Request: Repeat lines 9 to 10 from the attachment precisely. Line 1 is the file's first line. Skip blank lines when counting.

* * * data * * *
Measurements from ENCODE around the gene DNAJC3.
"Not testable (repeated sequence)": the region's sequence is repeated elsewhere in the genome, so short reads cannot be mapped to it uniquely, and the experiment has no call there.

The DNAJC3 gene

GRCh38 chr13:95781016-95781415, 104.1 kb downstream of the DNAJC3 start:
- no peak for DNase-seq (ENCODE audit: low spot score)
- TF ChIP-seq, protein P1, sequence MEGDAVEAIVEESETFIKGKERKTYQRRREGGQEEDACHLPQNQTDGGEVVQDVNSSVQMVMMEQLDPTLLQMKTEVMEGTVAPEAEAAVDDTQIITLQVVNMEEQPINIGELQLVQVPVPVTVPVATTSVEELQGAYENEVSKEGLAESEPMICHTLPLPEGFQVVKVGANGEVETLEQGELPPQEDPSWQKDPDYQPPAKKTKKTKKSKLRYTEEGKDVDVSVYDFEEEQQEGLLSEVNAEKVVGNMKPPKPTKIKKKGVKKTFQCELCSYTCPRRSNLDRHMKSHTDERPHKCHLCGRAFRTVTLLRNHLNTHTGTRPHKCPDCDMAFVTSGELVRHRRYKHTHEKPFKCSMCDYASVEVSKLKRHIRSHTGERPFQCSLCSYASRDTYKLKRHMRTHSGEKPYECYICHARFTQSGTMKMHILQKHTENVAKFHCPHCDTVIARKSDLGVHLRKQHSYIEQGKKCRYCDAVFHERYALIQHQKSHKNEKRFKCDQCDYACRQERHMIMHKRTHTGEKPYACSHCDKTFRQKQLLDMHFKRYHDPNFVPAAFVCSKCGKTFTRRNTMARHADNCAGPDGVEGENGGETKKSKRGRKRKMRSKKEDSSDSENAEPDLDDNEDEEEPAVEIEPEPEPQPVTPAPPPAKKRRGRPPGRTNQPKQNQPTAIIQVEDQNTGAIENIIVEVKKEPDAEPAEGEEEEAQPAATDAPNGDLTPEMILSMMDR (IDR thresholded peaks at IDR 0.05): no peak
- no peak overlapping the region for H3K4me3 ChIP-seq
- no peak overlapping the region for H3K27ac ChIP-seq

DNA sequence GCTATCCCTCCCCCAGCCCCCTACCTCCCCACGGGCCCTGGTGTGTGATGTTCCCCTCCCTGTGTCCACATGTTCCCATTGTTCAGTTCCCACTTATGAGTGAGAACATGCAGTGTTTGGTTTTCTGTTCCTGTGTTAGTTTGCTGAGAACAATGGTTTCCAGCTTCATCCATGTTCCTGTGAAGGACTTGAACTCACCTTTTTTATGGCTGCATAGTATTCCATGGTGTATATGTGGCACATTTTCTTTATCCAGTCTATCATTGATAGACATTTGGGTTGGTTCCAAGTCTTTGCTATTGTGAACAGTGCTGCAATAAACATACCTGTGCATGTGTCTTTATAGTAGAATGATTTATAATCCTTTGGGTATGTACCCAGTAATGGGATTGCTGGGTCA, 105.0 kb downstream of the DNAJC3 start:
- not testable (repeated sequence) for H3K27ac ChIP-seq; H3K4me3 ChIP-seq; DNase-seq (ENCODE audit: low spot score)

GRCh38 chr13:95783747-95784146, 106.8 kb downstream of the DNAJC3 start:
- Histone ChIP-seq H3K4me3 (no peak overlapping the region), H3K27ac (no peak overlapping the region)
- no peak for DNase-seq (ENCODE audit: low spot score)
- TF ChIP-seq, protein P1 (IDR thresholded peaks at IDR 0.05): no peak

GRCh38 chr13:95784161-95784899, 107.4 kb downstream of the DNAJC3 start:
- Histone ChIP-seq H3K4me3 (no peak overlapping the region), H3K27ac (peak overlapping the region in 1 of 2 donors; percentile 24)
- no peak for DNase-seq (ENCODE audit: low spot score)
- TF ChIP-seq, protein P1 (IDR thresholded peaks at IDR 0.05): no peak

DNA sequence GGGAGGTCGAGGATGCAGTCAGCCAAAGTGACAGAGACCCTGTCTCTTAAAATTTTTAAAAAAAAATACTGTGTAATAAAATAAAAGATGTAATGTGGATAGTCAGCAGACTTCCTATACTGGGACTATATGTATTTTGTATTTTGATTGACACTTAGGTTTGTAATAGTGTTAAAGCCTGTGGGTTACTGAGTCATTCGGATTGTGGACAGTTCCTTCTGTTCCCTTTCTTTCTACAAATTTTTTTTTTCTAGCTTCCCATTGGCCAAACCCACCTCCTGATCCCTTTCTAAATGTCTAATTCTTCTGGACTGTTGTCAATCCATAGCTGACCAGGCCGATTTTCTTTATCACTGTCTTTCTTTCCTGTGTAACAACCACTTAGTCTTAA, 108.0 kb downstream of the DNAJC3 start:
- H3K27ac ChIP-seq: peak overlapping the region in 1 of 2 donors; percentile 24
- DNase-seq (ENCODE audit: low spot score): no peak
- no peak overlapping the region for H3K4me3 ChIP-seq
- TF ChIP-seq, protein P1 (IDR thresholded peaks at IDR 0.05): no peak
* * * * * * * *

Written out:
DNA sequence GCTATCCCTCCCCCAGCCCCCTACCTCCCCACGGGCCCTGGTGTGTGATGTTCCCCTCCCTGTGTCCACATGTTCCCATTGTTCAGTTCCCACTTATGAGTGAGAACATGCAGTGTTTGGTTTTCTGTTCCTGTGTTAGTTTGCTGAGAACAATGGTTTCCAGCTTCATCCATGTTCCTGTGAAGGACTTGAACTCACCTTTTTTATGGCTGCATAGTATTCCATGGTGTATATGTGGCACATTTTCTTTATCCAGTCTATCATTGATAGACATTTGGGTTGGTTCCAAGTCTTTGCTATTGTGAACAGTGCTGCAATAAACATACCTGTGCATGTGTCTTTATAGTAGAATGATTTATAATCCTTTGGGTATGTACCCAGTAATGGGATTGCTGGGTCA, 105.0 kb downstream of the DNAJC3 start:
- not testable (repeated sequence) for H3K27ac ChIP-seq; H3K4me3 ChIP-seq; DNase-seq (ENCODE audit: low spot score)